Fun_People Archive
13 Dec
Weirdnesses [355] - 25 Nov 1994

Date: Tue, 13 Dec 94 12:27:21 PST
To: Fun_People
Subject: Weirdnesses [355] - 25 Nov 1994

From: WEIRDNUZ.355 (News of the Weird, November 25, 1994)
by Chuck Shepherd

* In March, in Stinson Beach, Calif., as publicity for his
year-long campaign to collect enough brassieres to string across
the Grand Canyon, the "conceptual artist" Ronnie Nicolino, along
with 200 volunteers, created a two-mile-long sand sculpture
consisting of 21,000 size 34C breasts.  Nicolino denied he is
obsessed with breasts.  "In my case, it's not that serious," he
said.  "I can be detached enough to at least be an observer." [AP
wirecopy, 3-20-94]

* Among the specialized, small-market magazines recently appearing
in Japan is Combustible Garbage [Moeru Gomi], by artist Tetsuo
Ogawa, 22, consisting merely of a vinyl bag of garbage from his
and his friends' apartments.  He solicits people to let him clean
their rooms and periodically "publishes" the results. [Mainichi
Daily News, 7-24-94]

* The New York Times reported in August on the increased pressure
from Muslim mullahs in Iran to outlaw the satellite TV dishes that
bring in Western programing, which is more popular among many
people than the three religious channels available locally.  Among
the most popular shows is "Baywatch," quite an alternative in
Iran, where even a woman's ankle cannot be exposed.  Said one
businessman, "We are addicted to shows like 'Donahue.'  Today,
Donahue had on a guy who has an open relationship with his
girlfriend. . . .  We couldn't believe it.  We never hear or talk
about this kind of thing."  (Iran permitted "live" broadcasts of
World Cup soccer matches this year from the U.  S., but only after
deleting summer crowd scenes, which featured much female skin, and
substituting winter crowd scenes, in which spectators were bundled
up.) [New York Times, 8-21-94]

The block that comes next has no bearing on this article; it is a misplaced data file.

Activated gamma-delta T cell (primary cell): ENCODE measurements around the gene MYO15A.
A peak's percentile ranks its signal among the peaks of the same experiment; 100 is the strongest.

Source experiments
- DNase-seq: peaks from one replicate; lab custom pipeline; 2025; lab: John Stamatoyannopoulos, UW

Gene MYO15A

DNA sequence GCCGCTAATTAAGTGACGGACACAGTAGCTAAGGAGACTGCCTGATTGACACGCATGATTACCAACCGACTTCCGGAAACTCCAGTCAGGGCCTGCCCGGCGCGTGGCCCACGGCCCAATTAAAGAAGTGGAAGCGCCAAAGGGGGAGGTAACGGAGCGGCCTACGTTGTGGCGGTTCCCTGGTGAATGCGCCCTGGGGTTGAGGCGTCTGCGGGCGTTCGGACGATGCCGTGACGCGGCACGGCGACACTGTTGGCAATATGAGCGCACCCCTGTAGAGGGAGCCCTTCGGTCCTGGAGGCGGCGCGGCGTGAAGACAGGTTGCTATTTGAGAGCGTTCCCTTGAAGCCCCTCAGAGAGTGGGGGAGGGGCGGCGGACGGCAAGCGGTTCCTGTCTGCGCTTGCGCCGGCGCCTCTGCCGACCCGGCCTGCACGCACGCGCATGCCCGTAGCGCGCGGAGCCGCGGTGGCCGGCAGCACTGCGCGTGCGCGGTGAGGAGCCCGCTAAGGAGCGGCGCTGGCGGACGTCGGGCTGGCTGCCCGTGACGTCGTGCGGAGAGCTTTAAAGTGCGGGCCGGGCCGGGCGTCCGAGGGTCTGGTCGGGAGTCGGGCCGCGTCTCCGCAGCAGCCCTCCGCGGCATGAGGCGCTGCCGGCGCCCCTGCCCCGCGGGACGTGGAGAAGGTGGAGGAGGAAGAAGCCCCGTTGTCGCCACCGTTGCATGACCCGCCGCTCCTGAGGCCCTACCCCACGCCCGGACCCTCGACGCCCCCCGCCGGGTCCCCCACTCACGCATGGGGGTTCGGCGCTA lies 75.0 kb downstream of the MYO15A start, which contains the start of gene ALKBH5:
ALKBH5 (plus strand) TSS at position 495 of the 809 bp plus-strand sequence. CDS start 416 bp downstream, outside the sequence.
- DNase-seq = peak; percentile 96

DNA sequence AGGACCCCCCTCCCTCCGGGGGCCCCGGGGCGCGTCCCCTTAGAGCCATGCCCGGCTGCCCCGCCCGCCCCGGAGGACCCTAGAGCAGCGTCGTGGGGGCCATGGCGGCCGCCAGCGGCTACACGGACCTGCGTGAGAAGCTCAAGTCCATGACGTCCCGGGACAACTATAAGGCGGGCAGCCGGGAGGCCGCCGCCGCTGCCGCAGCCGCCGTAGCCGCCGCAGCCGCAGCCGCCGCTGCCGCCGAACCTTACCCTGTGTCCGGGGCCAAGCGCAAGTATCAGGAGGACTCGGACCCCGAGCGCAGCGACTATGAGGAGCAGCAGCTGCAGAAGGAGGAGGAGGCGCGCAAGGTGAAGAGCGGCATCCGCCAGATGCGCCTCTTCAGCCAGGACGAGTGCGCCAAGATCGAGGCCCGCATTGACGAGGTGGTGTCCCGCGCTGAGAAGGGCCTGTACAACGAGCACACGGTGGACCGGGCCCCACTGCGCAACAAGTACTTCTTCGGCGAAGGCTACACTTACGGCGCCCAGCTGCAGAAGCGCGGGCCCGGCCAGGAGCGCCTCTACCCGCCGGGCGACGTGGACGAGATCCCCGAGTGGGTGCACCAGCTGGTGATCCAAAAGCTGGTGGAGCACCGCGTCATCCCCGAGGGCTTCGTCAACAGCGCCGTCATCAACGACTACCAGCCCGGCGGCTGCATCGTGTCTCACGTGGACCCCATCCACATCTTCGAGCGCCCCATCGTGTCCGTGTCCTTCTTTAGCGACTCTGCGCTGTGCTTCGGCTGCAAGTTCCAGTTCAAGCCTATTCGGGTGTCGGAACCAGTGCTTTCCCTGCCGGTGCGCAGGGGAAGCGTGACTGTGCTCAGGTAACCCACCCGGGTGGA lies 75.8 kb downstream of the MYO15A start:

* In August, the government of the Malaysian state of Perlis
announced it would crack down on conservative female Muslim
physicians who use pencils or pens or long objects to examine male
patients.  Many Muslims believe it is a sin if a woman touches a
man other than her husband. [Sioux Falls Argus Leader, 8-12-94]

* In July in Portland, Maine, Judge Robert E. Crowley found a
39-year-old Afghan refugee guilty of sexual assault against his
2-year-old son.  A neighbor had seen the man kiss the boy's penis,
but according to the man's lawyer, and about a dozen Afghanis who
attended the trial, that is accepted, and common, in Afghan
culture as a show of affection.  Crowley said the statute calls
the action illegal even if not done for sexual pleasure. [Portland
Press Herald, 7-27-94]

* On a trip to New York in January to receive a prestigious
international sports award, Chinese running phenom Wang Junxia,
20, told reporters that her daily regimen consists of up to 22
miles of running and a diet that usually includes worms, extract
of caterpillar fungus, and the blood of soft-shell turtles.  Wang
has broken so many world records that some suspected she was using
illegal drugs, but tests have always turned up negative.  Her
coach, Ma Junren, insists her secret is the worm elixir, which he
now bottles and sells worldwide, with revenues of at least $1
million. [New York Times, 2-1-94]

* Since September 20, health authorities estimate that several
hundred people have died in India of pneumonic plague, which had
been absent from the country since 1966.  Still, many Hindus in
the country refused to kill rats, the most probable carrier of the
plague.  In Hindu mythology, the god Ganesh is accompanied by a
rat wherever he travels, and worshipers still make their offerings
on behalf of Ganesh and his little friend.  Hindus have been seen
taking rats from traps and merely releasing them away from their
homes, hoping they will not return.  In city parks in Calcutta,
rats are fed much as pigeons are fed in the U. S.  Said a retired
government official in New Delhi, "The time has come for people to
realize it is either us or the rat." [Northwest Florida Daily
News-AP, 9-30-94]

 Copyright 1994, Universal Press Syndicate.  Released for the
enjoyment of readers.  No commercial use may be made of the
material, or of the name News of the Weird, without permission.

[=] © 1994 Peter Langston []